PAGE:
I have bought all of the ingredients you mention from Liberty Natural, and find their products excellent overall.
    Myrrh: Probably the best bet is Kenyan opoponax or "sweet myrrh".
    Styrax (benzoin): I just got a fairly large quantity of benzoin resin from Liberty and it smells wonderful. I had been using benzoin from other sources, but LN's is superior.
    Frankincense: This one is hard. The best frankincense I ever smelled was some EO that I had had sitting around for 15+ years. It was amazing. I know that aging improves it, so fresh is not necessarily what you want in this case. I think in general the frankincense from Oman or Somalia is the best. Liberty has a number of different varieties, including ones from different species, so you might want to get small samples of the different types and use your nose to decide which one would work best in your formula.

    That's my 2 cents worth.

  10. #10

    Default Re: Labdanum incense question

    My research has led me to identify stacte as a light myrrh oil in a solid carrier of styrax benzoin. Onycha was labdanum. Galbanum was the same galbanum we use today or its very close relative (narthex or giant fennel). Frankincense is the same as we identify today.

    The second Temple incense had other spices added to it per what is known as the oral Torah. I believe I have also identified all of the ingredients in this incense.

    I am totally satisfied with the pure, beautiful scent of the incense I have re-constructed but I would like to enhance the fragrance a bit for modern senses. The sweetness of the incense is very complex and subtle. Today's senses are used to being blasted with the raw force of piercing aroma.

    I call my first incense the Exodus 30 incense. My second formula is the Second Temple incense. If I can tweak the first incense a bit I will refer to it as the Exodus 30 enhanced version.

    This is sort of a journey into the world of incense in which I am taking my students at the Bible college I teach. I am aware that the Bible teaches the incense is not to be used for non-sacred purposes. I feel justified in re-creating the incense for the following reasons (1) Under the new covenant the incense is seen as simply the type and shadow of the prayers offered up to God by those redeemed under the new covenant. (2) Although we no longer offer up physical incense on the alter to God, we are still using it in a sacred way in our study of it or to set an atmosphere conducive to spiritual contemplation.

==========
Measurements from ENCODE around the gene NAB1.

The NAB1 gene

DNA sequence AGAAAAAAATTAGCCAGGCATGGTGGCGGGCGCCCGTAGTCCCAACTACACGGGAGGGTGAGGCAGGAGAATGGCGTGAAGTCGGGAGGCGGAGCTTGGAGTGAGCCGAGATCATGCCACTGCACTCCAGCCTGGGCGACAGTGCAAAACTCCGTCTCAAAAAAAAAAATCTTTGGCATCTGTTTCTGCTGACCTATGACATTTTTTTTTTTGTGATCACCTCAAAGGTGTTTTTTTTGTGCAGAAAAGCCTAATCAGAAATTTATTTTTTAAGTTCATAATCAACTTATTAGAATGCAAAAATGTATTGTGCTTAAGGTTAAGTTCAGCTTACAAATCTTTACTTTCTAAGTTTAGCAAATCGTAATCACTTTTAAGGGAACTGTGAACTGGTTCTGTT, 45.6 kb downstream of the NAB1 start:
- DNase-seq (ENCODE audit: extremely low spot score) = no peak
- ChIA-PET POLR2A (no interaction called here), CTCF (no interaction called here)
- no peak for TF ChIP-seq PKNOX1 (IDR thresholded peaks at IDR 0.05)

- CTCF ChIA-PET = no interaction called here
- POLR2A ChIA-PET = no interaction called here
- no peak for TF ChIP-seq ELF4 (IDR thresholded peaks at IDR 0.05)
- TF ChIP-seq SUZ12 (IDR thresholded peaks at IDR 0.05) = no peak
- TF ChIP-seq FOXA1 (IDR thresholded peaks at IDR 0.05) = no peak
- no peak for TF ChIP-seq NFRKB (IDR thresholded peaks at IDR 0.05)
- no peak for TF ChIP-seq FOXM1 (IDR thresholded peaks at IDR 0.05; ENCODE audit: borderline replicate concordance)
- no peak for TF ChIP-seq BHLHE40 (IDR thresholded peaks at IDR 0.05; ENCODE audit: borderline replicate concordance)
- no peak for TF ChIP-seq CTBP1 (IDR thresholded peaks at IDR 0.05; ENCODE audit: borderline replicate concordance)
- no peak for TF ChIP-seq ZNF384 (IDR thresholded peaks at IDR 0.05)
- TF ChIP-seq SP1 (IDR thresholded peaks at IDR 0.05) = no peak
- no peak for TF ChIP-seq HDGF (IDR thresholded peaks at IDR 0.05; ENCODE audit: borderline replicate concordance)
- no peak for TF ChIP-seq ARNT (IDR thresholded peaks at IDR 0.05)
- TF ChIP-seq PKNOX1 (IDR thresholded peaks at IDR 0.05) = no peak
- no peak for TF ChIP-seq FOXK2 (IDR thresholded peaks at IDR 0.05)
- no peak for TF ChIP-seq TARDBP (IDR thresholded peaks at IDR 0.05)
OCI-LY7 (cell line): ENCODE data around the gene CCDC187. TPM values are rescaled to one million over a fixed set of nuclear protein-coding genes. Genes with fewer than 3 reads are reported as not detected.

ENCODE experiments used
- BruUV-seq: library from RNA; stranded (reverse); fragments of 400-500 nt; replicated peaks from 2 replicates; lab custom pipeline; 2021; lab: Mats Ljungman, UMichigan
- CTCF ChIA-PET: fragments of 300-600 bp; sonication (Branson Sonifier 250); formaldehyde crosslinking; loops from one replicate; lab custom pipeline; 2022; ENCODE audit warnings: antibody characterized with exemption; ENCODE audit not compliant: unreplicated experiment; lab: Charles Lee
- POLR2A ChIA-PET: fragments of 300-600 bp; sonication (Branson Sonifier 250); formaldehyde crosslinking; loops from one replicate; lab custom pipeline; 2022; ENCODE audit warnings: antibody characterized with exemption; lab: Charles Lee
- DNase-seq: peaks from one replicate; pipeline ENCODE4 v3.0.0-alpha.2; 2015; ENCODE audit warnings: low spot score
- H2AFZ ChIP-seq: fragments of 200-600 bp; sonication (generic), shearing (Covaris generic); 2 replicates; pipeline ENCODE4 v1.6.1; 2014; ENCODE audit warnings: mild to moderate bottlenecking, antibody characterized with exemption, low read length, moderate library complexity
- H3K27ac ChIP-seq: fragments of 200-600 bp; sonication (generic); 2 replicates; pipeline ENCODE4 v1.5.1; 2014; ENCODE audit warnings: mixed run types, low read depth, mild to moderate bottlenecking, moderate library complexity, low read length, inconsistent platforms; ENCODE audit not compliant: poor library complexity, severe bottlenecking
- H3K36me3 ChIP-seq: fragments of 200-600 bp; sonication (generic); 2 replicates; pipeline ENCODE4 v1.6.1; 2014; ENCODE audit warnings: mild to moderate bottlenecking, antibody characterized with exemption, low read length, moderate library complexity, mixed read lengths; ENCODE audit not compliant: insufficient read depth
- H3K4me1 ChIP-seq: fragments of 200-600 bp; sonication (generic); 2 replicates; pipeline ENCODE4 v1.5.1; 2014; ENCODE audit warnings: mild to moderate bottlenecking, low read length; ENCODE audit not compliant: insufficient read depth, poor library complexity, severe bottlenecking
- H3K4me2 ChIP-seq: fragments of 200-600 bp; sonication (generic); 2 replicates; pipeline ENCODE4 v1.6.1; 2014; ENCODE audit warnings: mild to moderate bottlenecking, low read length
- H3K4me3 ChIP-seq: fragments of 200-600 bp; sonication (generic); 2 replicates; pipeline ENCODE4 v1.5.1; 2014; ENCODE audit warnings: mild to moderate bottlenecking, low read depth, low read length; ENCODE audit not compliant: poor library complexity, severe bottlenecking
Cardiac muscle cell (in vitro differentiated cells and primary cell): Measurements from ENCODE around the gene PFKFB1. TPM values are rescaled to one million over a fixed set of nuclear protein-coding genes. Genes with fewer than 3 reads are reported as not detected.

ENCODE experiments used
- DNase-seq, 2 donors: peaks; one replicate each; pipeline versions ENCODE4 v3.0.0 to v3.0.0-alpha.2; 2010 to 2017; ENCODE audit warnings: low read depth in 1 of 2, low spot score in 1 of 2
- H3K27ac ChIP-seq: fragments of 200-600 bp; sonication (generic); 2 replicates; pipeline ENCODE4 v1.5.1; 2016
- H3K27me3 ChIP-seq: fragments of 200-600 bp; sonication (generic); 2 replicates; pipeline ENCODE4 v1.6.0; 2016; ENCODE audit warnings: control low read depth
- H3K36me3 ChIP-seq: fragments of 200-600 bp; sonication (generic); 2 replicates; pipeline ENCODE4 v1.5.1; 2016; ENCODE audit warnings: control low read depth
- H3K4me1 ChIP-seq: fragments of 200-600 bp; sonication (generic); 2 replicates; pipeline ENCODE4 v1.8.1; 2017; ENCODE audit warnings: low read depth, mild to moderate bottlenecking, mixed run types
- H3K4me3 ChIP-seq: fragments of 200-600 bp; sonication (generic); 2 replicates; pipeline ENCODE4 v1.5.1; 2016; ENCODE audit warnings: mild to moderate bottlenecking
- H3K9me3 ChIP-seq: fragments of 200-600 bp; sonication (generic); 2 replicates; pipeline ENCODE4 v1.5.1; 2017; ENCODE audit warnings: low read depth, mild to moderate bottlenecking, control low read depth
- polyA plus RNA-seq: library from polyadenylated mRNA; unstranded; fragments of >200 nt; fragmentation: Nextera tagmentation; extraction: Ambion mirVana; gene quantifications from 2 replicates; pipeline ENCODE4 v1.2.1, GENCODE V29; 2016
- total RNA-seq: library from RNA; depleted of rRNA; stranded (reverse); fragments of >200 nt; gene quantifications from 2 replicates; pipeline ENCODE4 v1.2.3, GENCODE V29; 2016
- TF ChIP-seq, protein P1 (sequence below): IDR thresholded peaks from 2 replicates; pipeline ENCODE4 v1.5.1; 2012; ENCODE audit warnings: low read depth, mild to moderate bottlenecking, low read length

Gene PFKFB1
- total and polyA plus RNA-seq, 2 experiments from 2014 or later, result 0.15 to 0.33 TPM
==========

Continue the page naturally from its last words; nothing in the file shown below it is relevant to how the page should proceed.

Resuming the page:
Curtis

  11. #11

    Default Re: Labdanum incense question

    Oh, I missed the galbanum that was on your list. That may be the scent that people don't like in your incense because it is sharp and not at all sweet. You might want to cut back on the galbanum and boost the benzoin to make a sweeter blend.

  12. #12

    Default Re: Labdanum incense question

    Thanks Doc Elly. This really helps. I ordered from one company and the oils smelled like bug spray. I didn't want to waste my money buying from various companies so I decided to inquire of others who had previously bought from other sources.

    BTW, which of the frankincense oils from LN has the strogest scent in the "sweet" and "fresh" department?

    Thanks again.

  13. #13

    Default Re: Labdanum incense question

    Ah yes, I do need a sweet galbanum, if such a thing exists. Personally I like the grassy galbanum scent, however modern tastes are not familiar with this scent (although it is used in many modern perfume blends).

    I am unable to cut back on any of the ingredients as they are fixed per the ancient recipe. However it is permitable to enhance the formula with the oils from its own ingredients.

    If I could impose. . . where could I find a sweeter galbanum oil?

  14. #14

    Default Re: Labdanum incense question

    Have you tried the oils offered by any of the following companies: Eden Botanicals, Mountain Rose Herbs, Scents of Earth, Mermaid, New Direction Aromatics ?

  15. #15

    Default Re: Labdanum incense question

    BTW, galbanum in the raw has a very putrid, nasty, bitter smell. However, when galbanum is mixed with the incense and burned it produces a very sweet aroma.

  16. #16
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    Default Re: Labdanum incense question

    FireSurfer,
    BTW, which of the frankincense oils from LN has the strogest scent in the "sweet" and "fresh" department?
    be aware that frankincense oil might not smell like what you expect from it. see this current thread. i've got mine from enfleurage, a company with a very good reputation, certainly for their resins. their oil does not smell like the resin.

  17. #17

    Default Re: Labdanum incense question

    Quote Originally Posted by Doc Elly View Post
    Your incense sounds wonderful. If you want a sweet, fresh labdanum, I would highly recommend the cistus EO from Spain that is sold by Liberty Natural. Delicious stuff!